An owner of a small shop lodged a planning application to sanction an illegally built extension to a ‘pre-1994 convenience shop’. The drawings also show a wall mounted sign and a retractable canopy that were installed without a planning permit. Originally, a police licence was issued for a greengrocery having a floor area of 23 square metres. The area was subsequently extended by circa 50 square metres without a planning permit. The premises are located within a villa area bordering Triq I-Imghazel in Swieqi.
The board had held that the scale of the existing retail outlet was deemed to be excessive and therefore unacceptable. In addition, the proposal was considered to ‘impose a deleterious impact on the amenity of the area and of existing and planned adjoining uses’, hence in conflict with both Structure Plan policy BEN 1 and policy NHHO 02 of the North Harbour Local Plan.
Moreover, the proposal went against PA circular 3/93 which seeks to ensure that appropriate provision is made for off-street parking. In this case, the board was of the opinion that the premises were inadequate in terms of parking capacity. Additionally, the board ruled that canopies were only permitted in town centres, entertainment priority areas or tourism zones. The board also expressed concern with regard to the height of the front garden boundary wall, stating that it ‘detracted from the characteristics of the streetscape’.
Aggrieved by this decision, applicant lodged an appeal with the Environment and Planning Tribunal. In his submissions, the applicant argued that a permit was issued in the immediate vicinity for the ‘change of use from approved semi-basement garage to shop’. The applicant contended that his shop measured a floor area of 67 square metres, hence ‘smaller than the maximum permitted area for such a use’, namely 75 square metres. The tribunal was requested to note that the premises in question had been operating for more than 10 years and ‘no increase of visual intrusion, noise, vibration, atmospheric pollution or unusually high traffic generation’ was therefore envisaged.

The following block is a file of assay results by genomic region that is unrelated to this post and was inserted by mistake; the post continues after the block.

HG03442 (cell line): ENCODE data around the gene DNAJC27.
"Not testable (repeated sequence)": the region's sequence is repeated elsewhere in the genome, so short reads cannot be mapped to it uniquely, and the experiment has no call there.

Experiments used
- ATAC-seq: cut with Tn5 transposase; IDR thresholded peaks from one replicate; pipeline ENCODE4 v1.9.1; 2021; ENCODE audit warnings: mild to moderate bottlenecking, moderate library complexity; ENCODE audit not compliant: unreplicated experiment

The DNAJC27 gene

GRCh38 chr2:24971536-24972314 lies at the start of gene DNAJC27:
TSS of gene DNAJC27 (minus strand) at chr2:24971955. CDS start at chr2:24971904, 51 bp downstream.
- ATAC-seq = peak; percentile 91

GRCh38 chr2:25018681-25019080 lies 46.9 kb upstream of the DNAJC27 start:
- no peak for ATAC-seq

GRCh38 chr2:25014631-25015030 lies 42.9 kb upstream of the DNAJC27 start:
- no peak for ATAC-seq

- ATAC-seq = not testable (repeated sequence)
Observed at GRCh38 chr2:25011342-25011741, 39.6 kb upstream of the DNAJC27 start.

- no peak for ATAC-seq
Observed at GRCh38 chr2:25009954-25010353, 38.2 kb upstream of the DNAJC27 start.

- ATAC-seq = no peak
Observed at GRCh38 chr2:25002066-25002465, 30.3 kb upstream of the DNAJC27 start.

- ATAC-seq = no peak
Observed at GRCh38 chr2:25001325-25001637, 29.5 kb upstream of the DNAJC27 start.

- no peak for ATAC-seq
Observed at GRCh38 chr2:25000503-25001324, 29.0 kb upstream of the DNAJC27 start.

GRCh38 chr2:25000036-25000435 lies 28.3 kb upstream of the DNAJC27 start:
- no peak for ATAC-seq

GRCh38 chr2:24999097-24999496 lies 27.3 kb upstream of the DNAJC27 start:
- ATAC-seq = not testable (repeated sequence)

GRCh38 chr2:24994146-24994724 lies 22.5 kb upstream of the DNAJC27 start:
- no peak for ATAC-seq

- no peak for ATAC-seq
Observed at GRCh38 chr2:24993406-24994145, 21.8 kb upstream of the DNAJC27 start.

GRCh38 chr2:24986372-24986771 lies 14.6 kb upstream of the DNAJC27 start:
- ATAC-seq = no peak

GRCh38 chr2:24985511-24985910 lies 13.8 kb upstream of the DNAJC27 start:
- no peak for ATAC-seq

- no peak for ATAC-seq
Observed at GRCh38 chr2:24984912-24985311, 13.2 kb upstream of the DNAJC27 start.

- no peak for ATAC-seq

The applicant went on to highlight that there is a continued demand for new and expanded convenience shopping in villa areas as this would reduce the need for residents to travel by car. As for the required parking spaces, it was held that no additional parking spaces were necessary ‘since the car parking spaces in front of the garages being sanctioned should suffice’. As a final point, the applicant stated that he had already signalled his intentions to have the canopies removed.
In reply, the case officer observed that the illegal commercial operations were still ongoing, as a result of which, the applicant’s decision should be dismissed forthwith. The tribunal was reminded that the applicant had extended the permitted commercial area by 50 square metres.
In its assessment, the tribunal noted that the premises were located in a residential priority area, where commercial activity is by way of principle prohibited. More so, the tribunal observed that the illegal activity had persisted during the course of the appeal proceedings. To this end, reference was made to Article 86 (10) of Chapter 504 which states that ‘Any application to regularise an activity or a development shall be dismissed forthwith if a requirement in the order or notice stopping or prohibiting further activity, work or development, or requiring the cessation of a use, has not, both prior or during the pendency of the application, been complied with.’ Against this background, the appeal was rejected.